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The learning outcomes race: the value of self-reported gains in large research universities

Abstract

Throughout the world, measuring “learning outcomes” is viewed by many stakeholders as a relatively new method to judge the “value added” of colleges and universities. The potential to accurately measure learning gains is also a diagnostic tool for institutional self-improvement. This essay discussed the marketisation of learning outcomes tests, and the relative merits of student experience surveys in gauging learning outcomes by analyzing results from the University of California’s Undergraduate Experience Survey (Student Experience in the Research University Survey: SERU-S). The SERU-S includes responses by seniors who entered as freshmen on six educational outcomes self-reports: analytical and critical thinking skills, writing skills, reading and comprehension skills, oral presentation skills, quantitative skills, and skills in a particular field of study. Although self-reported gains are sometimes regarded as having dubious validity compared to so-called “direct measures” of student learning, the analysis of this study reveals the SERU survey design has many advantages, especially in large, complex institutional settings. Without excluding other forms of gauging learning outcomes, we conclude that, designed properly, student surveys offer a valuable and more nuanced alternative in understanding and identifying learning outcomes in the broad tapestry of higher education institutions. We discuss the politics of the learning outcomes race, the validity of standardized tests like the Collegiate Learning Assessment (CLA), and what we can learn from student surveys like SERU-S. We also suggest there is a tension between what meets the accountability desires of governments and the needs of individual universities focused on self-improvement.

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Notes

  1. 1.

    In 2011 the SERU Consortium included 18 major US research universities—the nine general campuses of the University of California System, plus the Universities of Michigan, Minnesota, Florida, Texas, Rutgers, Pittsburgh, Oregon, North Carolina and the University of Southern California. Fifteen are members of the prestigious American Association of Universities (AAU). For further information on the SERU Consortium, see: http://cshe.berkeley.edu/research/seru/consortium.htm.

  2. 2.

    For the student experiences and perceptions category of the VSA, participating institutions are required to report data from one of four surveys: the College Student Experiences Questionnaire, the College Senior Survey, the National Survey of Student Engagement, or the SERU Survey (or what is known in the UC system as the University of California Undergraduate Experience Survey).

  3. 3.

    The Spellings Commission was established on September 19, 2005, by U.S. Secretary of Education Margaret Spellings. The nineteen-member Commission was charged with recommending a national strategy for reforming post-secondary education, with a particular focus on how well colleges and universities are preparing students for the 21st-century workplace, as well as a secondary focus on how well high schools are preparing the students for post-secondary education. In the report, released on September 26, 2006, the Commission focuses on four key areas: access, affordability (particularly for non-traditional students), the standards of quality in instruction, and the accountability of institutions of higher learning to their constituencies (students, families, taxpayers, and other investors in higher education).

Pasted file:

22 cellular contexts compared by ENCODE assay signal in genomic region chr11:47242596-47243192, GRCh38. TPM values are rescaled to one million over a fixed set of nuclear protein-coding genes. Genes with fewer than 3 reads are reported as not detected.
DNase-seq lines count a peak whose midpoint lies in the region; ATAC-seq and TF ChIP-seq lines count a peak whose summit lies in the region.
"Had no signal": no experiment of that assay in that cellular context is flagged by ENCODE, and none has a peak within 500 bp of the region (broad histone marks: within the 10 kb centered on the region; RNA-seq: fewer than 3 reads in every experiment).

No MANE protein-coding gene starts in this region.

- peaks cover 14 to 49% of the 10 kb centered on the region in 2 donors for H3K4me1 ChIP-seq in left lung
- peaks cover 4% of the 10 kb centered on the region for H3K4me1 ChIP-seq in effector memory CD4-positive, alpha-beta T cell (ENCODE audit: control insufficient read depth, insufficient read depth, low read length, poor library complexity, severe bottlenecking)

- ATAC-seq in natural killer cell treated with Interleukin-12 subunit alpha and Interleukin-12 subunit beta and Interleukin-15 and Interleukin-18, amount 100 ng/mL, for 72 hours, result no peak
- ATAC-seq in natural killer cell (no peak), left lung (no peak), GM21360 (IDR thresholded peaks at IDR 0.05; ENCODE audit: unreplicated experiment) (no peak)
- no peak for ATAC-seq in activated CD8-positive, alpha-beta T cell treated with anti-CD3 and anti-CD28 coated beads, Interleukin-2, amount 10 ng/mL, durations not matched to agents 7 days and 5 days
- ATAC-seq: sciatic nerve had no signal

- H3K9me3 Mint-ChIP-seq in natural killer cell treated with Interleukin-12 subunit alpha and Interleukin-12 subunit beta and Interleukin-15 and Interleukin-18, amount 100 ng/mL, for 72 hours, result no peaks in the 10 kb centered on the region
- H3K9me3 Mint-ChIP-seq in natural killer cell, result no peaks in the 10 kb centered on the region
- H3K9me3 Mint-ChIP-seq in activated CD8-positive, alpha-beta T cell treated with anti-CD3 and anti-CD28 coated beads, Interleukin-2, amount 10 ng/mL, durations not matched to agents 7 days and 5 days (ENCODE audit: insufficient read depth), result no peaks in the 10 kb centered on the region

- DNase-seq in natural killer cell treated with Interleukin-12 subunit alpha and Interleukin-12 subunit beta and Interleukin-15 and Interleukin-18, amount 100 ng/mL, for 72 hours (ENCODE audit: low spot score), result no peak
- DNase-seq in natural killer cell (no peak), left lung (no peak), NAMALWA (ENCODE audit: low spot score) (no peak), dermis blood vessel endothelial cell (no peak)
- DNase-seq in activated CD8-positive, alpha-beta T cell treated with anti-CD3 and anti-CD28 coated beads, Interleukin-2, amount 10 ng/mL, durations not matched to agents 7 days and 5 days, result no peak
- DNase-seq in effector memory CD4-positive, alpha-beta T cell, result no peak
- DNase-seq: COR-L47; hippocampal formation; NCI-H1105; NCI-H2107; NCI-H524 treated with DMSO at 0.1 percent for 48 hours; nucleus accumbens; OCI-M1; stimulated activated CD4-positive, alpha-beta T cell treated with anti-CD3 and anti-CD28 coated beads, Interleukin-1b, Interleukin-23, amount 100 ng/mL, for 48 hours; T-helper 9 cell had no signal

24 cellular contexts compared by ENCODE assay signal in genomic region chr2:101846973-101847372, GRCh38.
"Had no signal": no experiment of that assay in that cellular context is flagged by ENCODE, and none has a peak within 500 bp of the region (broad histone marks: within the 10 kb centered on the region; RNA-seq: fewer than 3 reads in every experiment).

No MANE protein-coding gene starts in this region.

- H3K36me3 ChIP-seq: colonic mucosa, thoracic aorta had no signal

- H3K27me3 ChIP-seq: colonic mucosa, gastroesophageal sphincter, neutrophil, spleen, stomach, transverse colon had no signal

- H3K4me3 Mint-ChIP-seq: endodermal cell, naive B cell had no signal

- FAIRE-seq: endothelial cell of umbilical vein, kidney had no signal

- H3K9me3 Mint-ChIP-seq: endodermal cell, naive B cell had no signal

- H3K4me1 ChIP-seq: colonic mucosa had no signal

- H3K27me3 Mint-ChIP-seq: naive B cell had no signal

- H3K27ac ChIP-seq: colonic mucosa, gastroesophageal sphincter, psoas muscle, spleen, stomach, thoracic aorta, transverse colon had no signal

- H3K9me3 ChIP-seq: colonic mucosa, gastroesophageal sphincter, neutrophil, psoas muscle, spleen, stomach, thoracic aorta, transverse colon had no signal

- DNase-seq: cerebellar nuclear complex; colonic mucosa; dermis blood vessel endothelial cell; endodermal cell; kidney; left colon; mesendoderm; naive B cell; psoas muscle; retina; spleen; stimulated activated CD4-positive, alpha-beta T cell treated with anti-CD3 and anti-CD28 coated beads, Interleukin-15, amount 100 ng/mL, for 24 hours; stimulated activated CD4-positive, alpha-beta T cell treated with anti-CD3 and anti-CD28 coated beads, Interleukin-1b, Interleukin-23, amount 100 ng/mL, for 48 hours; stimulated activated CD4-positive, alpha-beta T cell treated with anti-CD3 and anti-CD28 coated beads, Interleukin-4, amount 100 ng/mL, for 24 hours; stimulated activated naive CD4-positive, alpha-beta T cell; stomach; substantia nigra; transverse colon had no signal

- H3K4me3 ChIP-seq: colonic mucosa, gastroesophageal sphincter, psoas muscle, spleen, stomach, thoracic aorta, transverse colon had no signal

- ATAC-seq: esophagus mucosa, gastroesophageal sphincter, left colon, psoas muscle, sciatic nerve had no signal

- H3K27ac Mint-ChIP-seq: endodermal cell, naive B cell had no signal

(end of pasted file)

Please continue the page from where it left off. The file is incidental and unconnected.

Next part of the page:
4. 4.

    UC President Robert C. Dynes quoted in Scott Jaschik, “Accountability System Launched,” Inside Higher Education, Nov. 12, 2007.

  5. 5.

    Speech before the National Press Club, report in The Chronicle of Higher Education, Feb. 1, 2008.

  6. 6.

    Authors Richard Arum at New York University, and Josipa Roksa at the University of Virginia charged that many undergraduates, are "drifting through college without a clear sense of purpose is readily apparent." Based on CLA data, they tracked the academic gains (or stagnation) of 2,300 students of traditional college age enrolled at a range of 4-year colleges and universities. 45% of students "did not demonstrate any significant improvement in learning" during the first 2 years of college; 36% of students "did not demonstrate any significant improvement in learning" over 4 years of college. Those students who do show improvements tend to show only modest improvements. Students improved on average only 0.18 standard deviations over the first 2 years of college and 0.47 over 4 years. What this means is that a student who entered college in the 50th percentile of students in his or her cohort would move up to the 68th percentile 4 years later—but that's the 68th percentile of a new group of freshmen who haven't experienced any college learning.

  7. 7.

    See AHLO website: http://www.oecd.org/document/41/0,3343,en_2649_35961291_42295209_1_1_1_1,00.html.

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Correspondence to John Aubrey Douglass.

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Douglass, J.A., Thomson, G. & Zhao, CM. The learning outcomes race: the value of self-reported gains in large research universities. High Educ 64, 317–335 (2012). https://doi.org/10.1007/s10734-011-9496-x

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Keywords

  • Learning outcomes
  • Standardized tests
  • Global higher education markets
  • AHELO
  • Student academic engagement